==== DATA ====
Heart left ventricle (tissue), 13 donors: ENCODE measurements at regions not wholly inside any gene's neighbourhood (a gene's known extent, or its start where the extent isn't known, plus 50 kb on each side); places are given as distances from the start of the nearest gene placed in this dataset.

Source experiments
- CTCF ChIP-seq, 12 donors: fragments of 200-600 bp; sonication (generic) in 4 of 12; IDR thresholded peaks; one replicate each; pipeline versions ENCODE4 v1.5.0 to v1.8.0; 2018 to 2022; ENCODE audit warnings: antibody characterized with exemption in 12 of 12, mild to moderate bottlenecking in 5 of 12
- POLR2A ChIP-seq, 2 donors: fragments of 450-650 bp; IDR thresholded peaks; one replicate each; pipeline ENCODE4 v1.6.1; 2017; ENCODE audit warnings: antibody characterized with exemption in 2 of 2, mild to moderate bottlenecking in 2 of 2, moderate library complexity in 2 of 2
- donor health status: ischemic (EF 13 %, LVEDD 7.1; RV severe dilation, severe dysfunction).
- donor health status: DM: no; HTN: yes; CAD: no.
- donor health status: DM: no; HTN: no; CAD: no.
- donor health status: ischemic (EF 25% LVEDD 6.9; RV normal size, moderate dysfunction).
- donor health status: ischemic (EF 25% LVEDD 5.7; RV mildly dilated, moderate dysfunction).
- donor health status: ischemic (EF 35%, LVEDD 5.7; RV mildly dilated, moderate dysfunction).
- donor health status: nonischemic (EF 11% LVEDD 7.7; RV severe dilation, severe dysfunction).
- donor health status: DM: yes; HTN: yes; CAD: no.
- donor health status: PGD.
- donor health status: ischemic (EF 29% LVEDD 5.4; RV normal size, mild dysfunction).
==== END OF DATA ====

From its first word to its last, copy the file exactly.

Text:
Heart left ventricle (tissue), 13 donors: ENCODE measurements at regions not wholly inside any gene's neighbourhood (a gene's known extent, or its start where the extent isn't known, plus 50 kb on each side); places are given as distances from the start of the nearest gene placed in this dataset.

Source experiments
- CTCF ChIP-seq, 12 donors: fragments of 200-600 bp; sonication (generic) in 4 of 12; IDR thresholded peaks; one replicate each; pipeline versions ENCODE4 v1.5.0 to v1.8.0; 2018 to 2022; ENCODE audit warnings: antibody characterized with exemption in 12 of 12, mild to moderate bottlenecking in 5 of 12
- POLR2A ChIP-seq, 2 donors: fragments of 450-650 bp; IDR thresholded peaks; one replicate each; pipeline ENCODE4 v1.6.1; 2017; ENCODE audit warnings: antibody characterized with exemption in 2 of 2, mild to moderate bottlenecking in 2 of 2, moderate library complexity in 2 of 2
- donor health status: ischemic (EF 13 %, LVEDD 7.1; RV severe dilation, severe dysfunction).
- donor health status: DM: no; HTN: yes; CAD: no.
- donor health status: DM: no; HTN: no; CAD: no.
- donor health status: ischemic (EF 25% LVEDD 6.9; RV normal size, moderate dysfunction).
- donor health status: ischemic (EF 25% LVEDD 5.7; RV mildly dilated, moderate dysfunction).
- donor health status: ischemic (EF 35%, LVEDD 5.7; RV mildly dilated, moderate dysfunction).
- donor health status: nonischemic (EF 11% LVEDD 7.7; RV severe dilation, severe dysfunction).
- donor health status: DM: yes; HTN: yes; CAD: no.
- donor health status: PGD.
- donor health status: ischemic (EF 29% LVEDD 5.4; RV normal size, mild dysfunction).